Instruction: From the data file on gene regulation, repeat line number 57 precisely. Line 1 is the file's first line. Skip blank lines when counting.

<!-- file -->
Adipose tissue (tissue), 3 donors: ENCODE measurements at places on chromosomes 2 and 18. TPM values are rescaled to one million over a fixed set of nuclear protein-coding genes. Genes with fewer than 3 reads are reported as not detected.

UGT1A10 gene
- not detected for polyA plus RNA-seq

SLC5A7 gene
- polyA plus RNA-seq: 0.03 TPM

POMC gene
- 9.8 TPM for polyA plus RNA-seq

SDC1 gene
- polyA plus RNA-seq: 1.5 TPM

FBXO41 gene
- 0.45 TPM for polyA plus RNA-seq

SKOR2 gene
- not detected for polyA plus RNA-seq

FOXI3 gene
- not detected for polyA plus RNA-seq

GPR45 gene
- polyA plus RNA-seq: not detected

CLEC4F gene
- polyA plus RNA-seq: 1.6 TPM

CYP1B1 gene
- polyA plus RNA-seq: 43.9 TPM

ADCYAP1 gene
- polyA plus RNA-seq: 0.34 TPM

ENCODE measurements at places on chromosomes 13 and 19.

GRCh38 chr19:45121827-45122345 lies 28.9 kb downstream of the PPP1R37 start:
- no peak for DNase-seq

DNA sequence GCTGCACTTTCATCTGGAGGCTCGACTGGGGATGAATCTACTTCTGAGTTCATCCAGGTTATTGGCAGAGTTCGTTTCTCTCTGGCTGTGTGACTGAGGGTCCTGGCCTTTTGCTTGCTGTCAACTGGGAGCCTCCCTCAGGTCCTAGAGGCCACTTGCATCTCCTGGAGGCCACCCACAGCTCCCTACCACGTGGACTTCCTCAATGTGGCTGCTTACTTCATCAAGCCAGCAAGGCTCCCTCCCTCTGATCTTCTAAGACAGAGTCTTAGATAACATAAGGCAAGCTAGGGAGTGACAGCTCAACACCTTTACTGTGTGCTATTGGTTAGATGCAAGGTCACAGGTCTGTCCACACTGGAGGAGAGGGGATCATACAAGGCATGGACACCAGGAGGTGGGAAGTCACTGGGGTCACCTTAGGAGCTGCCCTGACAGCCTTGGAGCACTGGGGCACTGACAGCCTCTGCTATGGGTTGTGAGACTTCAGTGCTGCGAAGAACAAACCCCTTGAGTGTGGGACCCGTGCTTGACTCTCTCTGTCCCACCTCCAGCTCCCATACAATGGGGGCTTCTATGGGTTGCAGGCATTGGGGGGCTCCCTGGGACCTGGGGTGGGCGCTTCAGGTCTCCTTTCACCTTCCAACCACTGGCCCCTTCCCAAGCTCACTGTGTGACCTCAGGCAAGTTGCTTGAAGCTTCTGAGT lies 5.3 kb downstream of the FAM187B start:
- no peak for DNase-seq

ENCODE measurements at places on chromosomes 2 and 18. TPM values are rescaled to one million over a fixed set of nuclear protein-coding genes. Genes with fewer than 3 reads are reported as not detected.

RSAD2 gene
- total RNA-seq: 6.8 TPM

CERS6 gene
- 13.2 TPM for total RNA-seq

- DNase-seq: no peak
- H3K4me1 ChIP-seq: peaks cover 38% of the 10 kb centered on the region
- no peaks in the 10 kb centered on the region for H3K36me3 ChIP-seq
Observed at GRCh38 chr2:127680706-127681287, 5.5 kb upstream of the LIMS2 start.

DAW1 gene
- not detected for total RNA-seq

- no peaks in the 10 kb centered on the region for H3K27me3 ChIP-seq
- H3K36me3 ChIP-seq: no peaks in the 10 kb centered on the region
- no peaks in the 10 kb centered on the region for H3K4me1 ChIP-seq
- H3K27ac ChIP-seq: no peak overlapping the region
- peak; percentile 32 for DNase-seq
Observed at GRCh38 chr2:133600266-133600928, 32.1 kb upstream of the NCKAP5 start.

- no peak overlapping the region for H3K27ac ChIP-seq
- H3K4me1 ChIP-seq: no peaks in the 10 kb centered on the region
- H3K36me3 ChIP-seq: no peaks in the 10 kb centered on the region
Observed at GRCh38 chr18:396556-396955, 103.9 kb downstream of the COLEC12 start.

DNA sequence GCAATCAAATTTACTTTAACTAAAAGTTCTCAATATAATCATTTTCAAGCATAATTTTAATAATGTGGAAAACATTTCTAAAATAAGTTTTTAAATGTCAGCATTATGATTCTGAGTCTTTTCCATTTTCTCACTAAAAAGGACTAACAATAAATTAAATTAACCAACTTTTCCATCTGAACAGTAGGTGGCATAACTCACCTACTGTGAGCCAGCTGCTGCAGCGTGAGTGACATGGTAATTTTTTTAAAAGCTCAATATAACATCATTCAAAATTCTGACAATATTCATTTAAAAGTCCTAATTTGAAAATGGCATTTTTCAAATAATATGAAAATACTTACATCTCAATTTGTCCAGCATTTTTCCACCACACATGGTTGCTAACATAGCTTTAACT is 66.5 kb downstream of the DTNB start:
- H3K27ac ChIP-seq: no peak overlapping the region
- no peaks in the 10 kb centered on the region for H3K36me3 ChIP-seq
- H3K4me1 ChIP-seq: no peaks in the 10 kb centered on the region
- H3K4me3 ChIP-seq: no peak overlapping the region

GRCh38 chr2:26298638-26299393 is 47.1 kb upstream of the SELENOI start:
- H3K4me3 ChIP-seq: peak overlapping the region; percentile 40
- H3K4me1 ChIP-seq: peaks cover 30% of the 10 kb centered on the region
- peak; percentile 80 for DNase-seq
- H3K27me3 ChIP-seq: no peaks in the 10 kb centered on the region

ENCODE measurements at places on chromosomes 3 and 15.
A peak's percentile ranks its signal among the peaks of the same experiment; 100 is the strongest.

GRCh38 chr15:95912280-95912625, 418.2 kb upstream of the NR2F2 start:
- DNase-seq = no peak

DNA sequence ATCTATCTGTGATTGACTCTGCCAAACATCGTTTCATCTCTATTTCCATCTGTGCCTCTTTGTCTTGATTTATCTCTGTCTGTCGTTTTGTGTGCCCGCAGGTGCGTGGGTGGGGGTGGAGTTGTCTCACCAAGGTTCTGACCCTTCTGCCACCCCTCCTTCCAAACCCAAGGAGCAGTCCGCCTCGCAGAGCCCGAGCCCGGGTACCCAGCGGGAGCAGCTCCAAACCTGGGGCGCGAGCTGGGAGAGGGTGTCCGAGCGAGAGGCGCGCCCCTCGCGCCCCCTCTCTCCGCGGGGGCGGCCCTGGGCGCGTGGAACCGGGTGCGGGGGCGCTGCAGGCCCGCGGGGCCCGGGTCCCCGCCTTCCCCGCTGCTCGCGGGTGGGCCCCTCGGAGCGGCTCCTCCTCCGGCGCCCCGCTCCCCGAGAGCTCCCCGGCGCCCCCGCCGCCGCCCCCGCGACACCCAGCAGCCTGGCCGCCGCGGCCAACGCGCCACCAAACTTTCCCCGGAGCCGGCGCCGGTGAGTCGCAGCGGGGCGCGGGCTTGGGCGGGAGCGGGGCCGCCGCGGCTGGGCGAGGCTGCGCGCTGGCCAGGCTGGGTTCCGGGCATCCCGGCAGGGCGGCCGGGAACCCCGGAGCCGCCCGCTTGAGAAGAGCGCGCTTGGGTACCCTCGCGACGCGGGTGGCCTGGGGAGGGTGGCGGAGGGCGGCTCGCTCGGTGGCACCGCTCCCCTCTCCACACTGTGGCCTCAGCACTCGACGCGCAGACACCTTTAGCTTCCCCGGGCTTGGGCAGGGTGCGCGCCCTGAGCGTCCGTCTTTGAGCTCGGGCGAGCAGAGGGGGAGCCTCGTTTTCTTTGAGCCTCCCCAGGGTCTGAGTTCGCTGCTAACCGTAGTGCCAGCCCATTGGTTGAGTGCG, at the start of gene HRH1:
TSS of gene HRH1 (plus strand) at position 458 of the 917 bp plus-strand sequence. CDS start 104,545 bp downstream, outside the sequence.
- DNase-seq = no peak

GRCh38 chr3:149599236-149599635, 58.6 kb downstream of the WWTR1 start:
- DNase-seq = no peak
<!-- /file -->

- H3K4me1 ChIP-seq: peaks cover 30% of the 10 kb centered on the region